Government gives COI its vote of confidence

COI Communications, the Government's advertising body, has been

given an important vote of confidence by ministers as it seeks to

persuade Whitehall departments not to break away and run their own


After a detailed review, the Government has given COI another five-year

remit and rejected options including breaking up or privatising it. COI

only just survived its previous review but this year's probe concluded

that it had "performed very well".

However, COI still faces the threat of a breakaway by the Department of

Transport, Local Government and the Regions, which this week dismissed

speculation in Whitehall that it was getting cold feet about its plan to

run its own campaigns.

Officials, who believe they can save money by avoiding COI's 1.5 per

cent commission charge, are delighted with the response from agencies

and are now drawing up a shortlist. "The phones have been hot," one

source said.

The prospect of other departments following suit may be reduced by the

Government's praise for COI. Christopher Leslie, the cabinet office

minister, said: "It has provided value for money in its procurement,

project management and strategic consultancy services."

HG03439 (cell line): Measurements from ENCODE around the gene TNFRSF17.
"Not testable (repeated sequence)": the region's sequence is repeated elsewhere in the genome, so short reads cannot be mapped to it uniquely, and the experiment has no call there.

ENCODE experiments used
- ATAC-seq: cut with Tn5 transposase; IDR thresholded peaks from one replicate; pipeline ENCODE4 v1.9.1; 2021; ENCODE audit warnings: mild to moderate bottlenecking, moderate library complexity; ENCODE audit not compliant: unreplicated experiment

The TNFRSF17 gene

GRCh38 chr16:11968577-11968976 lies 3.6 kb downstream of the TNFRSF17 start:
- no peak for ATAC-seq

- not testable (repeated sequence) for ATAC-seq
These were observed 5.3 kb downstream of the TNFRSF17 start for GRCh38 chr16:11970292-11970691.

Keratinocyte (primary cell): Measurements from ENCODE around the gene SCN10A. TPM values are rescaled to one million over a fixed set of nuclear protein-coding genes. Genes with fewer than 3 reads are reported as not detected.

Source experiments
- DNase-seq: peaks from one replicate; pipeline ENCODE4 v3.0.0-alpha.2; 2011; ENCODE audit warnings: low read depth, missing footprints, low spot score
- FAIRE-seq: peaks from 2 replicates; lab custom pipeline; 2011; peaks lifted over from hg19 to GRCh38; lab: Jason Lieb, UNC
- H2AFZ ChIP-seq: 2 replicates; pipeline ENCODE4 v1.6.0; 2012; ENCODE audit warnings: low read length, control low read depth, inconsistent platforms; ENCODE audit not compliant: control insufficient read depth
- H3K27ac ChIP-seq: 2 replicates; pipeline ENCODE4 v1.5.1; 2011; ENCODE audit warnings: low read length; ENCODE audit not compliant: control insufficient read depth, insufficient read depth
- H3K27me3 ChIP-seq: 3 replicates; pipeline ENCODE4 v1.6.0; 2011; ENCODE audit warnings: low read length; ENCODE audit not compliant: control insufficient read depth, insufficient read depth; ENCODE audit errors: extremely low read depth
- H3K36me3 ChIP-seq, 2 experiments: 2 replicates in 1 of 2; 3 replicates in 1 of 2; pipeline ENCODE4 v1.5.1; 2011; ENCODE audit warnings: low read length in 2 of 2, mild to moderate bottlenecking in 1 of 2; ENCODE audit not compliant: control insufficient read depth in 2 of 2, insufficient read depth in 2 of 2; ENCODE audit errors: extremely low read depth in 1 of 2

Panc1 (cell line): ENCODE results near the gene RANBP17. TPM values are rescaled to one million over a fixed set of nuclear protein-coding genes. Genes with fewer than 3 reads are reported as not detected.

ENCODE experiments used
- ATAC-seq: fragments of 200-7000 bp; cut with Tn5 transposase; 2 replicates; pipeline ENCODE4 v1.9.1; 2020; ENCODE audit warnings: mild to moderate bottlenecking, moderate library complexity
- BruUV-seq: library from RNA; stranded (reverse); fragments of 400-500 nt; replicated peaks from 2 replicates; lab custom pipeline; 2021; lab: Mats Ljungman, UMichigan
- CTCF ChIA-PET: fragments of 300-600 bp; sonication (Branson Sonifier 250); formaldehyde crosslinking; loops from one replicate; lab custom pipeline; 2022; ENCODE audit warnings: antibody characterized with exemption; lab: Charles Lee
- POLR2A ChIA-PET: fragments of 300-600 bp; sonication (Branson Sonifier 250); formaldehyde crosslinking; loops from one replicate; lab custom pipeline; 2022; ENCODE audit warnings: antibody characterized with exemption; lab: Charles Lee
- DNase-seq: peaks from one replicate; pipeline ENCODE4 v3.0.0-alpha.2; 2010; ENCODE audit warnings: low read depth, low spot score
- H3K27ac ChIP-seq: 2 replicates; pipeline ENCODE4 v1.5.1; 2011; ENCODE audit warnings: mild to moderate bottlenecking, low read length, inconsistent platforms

Leslie announced that COI's chief executive, Carol Fisher, would be

handed an enhanced role as the Government's chief adviser on marketing

communications and information campaigns. She will report to Alastair

Campbell, Tony Blair's director of communication and strategy.

The aim is to provide a "joined-up" approach to marketing campaigns,

making sure that different efforts do not conflict or compete with each

other. For example, mailshots from different departments targeting the

same audiences could be combined.

COI will also launch a programme of research on how the Government can

target difficult-to-reach audiences including ethnic minorities, the

disabled and the socially excluded.

In a blow to COI, its network of nine regional offices, which employ 100

of its 400 staff, are being transferred to the Government Information

and Communication Service.